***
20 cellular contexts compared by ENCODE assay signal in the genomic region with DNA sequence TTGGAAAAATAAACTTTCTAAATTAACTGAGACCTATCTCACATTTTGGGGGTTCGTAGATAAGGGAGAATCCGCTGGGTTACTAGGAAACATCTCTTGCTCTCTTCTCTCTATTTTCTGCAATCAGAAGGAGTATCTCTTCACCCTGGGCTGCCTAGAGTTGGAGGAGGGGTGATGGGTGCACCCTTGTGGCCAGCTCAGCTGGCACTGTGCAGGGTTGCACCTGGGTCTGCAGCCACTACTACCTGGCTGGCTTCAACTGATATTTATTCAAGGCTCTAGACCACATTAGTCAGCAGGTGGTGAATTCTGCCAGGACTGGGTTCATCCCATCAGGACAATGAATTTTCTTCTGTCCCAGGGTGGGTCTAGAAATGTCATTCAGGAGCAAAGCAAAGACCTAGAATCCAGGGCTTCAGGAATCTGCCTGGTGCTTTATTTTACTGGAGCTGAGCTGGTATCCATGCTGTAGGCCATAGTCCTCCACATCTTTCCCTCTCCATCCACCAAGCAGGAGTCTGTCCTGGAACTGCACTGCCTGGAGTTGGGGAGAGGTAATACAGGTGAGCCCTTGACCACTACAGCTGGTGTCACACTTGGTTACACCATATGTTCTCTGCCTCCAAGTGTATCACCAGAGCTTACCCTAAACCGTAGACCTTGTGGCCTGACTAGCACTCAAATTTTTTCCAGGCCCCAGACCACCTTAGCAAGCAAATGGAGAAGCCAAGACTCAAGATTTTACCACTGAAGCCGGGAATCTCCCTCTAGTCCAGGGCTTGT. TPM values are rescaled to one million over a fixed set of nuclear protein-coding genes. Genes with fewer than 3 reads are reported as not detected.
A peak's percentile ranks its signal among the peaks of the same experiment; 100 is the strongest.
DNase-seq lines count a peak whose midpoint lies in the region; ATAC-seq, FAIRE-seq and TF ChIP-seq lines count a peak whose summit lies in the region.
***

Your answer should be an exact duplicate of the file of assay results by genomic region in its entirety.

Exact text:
20 cellular contexts compared by ENCODE assay signal in the genomic region with DNA sequence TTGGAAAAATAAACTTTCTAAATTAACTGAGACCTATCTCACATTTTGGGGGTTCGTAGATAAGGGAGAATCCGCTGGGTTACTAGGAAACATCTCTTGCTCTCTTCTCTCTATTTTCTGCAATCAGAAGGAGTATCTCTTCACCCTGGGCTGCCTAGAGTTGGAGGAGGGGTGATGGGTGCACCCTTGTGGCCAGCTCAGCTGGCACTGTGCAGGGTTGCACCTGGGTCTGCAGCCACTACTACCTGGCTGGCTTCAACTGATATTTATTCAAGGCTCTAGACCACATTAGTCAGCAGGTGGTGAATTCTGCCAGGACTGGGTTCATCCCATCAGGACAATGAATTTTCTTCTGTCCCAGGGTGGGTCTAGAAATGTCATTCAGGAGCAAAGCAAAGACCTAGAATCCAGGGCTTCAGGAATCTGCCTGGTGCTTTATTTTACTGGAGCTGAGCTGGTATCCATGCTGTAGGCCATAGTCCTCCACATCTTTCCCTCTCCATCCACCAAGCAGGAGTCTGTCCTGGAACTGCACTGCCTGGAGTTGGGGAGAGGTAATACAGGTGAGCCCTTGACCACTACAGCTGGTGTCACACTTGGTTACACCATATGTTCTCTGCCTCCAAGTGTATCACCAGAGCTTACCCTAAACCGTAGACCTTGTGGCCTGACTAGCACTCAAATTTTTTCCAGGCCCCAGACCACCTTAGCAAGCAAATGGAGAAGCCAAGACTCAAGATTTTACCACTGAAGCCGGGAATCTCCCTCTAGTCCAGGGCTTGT. TPM values are rescaled to one million over a fixed set of nuclear protein-coding genes. Genes with fewer than 3 reads are reported as not detected.
A peak's percentile ranks its signal among the peaks of the same experiment; 100 is the strongest.
DNase-seq lines count a peak whose midpoint lies in the region; ATAC-seq, FAIRE-seq and TF ChIP-seq lines count a peak whose summit lies in the region.